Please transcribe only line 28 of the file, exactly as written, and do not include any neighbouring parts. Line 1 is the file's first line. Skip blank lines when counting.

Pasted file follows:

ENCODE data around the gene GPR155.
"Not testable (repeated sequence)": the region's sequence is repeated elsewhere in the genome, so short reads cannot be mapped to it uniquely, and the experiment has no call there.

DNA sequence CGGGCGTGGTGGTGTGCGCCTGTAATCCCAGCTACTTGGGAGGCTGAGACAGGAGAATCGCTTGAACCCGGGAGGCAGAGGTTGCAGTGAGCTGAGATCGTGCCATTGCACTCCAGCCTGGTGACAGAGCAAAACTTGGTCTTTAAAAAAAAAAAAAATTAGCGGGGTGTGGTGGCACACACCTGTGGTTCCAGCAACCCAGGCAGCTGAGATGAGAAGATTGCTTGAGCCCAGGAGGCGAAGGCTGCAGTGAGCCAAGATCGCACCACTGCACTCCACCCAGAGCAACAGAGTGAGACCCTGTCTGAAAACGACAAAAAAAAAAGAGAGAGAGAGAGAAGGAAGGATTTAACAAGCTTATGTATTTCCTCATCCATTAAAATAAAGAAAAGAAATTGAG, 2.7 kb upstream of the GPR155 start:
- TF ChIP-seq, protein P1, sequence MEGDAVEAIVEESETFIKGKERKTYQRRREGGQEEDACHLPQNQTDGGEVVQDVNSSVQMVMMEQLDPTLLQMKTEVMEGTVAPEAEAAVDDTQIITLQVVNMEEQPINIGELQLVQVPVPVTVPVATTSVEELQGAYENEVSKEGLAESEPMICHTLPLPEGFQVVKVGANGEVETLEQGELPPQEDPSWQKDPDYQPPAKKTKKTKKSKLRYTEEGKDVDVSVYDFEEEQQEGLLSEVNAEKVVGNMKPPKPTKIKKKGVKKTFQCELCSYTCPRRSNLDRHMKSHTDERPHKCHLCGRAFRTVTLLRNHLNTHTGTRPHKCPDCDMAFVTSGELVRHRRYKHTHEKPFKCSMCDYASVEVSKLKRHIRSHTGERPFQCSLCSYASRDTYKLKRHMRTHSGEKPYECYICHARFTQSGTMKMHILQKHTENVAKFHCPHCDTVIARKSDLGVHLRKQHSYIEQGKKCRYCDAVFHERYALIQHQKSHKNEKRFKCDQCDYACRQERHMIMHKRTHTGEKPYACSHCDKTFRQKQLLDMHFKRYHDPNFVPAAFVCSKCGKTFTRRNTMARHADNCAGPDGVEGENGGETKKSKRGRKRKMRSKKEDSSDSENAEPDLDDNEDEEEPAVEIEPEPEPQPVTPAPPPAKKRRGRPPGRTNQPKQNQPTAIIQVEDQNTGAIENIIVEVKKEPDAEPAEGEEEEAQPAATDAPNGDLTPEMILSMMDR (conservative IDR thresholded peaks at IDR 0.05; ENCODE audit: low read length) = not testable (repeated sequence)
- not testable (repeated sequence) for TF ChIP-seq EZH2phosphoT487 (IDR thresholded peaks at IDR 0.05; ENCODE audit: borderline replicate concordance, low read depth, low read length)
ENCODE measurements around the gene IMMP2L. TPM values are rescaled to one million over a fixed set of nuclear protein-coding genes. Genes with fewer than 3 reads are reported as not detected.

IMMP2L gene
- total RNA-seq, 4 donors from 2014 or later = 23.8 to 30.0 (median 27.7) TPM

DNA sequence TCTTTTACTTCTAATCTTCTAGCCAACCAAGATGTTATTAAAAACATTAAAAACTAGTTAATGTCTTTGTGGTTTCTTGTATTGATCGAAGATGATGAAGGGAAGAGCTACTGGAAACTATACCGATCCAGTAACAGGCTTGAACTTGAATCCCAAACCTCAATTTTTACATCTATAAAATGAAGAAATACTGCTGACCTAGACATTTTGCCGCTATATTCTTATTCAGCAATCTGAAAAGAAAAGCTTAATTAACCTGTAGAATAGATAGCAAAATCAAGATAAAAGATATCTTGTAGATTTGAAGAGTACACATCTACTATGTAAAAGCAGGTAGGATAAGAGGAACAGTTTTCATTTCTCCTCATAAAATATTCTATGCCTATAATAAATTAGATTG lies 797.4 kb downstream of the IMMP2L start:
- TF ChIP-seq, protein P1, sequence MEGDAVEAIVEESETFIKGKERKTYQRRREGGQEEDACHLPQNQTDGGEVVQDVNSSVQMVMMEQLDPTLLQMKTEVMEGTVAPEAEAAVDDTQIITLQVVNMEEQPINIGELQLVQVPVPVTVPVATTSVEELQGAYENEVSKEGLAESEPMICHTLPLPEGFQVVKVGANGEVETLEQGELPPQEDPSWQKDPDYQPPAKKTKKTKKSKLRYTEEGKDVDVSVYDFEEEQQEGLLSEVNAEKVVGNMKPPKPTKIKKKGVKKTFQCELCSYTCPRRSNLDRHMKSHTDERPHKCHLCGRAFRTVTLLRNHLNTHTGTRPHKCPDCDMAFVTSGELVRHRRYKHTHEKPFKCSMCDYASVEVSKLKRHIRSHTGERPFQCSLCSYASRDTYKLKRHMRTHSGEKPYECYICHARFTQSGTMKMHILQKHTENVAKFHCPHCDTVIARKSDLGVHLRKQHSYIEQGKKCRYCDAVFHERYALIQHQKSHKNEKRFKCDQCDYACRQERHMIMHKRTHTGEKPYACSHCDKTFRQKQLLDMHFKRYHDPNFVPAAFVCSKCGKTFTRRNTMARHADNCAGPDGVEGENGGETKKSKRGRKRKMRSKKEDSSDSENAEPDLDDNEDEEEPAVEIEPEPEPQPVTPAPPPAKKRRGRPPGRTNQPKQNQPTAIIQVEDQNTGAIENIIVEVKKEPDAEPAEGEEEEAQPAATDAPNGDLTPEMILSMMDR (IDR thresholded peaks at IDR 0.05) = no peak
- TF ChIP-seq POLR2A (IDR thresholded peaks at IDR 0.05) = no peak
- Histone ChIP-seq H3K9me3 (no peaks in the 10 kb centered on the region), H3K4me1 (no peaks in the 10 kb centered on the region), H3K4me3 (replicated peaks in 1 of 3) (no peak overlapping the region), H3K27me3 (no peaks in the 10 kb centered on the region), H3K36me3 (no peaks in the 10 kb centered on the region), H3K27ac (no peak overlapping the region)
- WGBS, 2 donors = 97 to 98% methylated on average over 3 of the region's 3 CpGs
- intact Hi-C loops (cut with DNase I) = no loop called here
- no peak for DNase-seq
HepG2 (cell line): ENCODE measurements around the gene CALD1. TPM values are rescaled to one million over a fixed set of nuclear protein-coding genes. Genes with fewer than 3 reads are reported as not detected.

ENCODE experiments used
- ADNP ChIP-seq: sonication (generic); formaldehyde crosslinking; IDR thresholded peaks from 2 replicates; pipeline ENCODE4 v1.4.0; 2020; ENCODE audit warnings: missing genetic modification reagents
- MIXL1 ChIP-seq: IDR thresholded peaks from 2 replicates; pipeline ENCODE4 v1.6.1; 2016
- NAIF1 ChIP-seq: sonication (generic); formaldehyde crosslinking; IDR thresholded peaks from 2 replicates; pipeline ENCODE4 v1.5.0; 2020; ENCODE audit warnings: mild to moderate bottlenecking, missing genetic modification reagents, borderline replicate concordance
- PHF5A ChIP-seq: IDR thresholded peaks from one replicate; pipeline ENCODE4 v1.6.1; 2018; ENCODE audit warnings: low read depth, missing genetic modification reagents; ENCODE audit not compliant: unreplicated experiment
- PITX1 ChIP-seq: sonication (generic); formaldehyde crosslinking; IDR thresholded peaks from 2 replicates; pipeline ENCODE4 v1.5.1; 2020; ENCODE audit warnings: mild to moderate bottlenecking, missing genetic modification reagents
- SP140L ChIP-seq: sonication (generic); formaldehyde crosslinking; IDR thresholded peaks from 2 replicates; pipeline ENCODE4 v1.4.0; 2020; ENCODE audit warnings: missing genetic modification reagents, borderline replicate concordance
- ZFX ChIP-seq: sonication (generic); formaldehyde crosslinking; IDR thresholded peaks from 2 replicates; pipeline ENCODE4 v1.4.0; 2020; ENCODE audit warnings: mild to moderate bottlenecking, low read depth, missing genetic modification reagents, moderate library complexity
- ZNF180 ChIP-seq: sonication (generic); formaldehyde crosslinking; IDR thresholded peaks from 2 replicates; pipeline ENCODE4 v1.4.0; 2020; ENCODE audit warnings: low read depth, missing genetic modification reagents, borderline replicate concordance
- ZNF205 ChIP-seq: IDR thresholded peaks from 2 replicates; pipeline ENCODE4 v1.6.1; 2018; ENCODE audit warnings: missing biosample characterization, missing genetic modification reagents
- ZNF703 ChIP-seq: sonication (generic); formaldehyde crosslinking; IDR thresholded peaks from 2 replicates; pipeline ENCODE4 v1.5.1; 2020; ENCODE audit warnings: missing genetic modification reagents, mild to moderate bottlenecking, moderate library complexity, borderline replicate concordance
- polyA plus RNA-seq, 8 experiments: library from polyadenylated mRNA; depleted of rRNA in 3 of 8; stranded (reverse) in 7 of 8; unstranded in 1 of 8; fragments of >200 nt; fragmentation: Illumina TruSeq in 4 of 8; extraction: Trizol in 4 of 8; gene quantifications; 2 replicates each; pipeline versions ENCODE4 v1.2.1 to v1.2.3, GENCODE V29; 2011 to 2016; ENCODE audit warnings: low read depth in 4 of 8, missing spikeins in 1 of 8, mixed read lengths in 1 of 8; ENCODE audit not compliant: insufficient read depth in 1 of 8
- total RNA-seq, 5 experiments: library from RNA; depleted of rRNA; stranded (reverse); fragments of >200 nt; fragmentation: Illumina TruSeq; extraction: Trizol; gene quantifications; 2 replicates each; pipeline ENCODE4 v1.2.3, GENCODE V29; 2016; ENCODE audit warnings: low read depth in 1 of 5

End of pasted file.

- polyA plus RNA-seq, 8 experiments: library from polyadenylated mRNA; depleted of rRNA in 3 of 8; stranded (reverse) in 7 of 8; unstranded in 1 of 8; fragments of >200 nt; fragmentation: Illumina TruSeq in 4 of 8; extraction: Trizol in 4 of 8; gene quantifications; 2 replicates each; pipeline versions ENCODE4 v1.2.1 to v1.2.3, GENCODE V29; 2011 to 2016; ENCODE audit warnings: low read depth in 4 of 8, missing spikeins in 1 of 8, mixed read lengths in 1 of 8; ENCODE audit not compliant: insufficient read depth in 1 of 8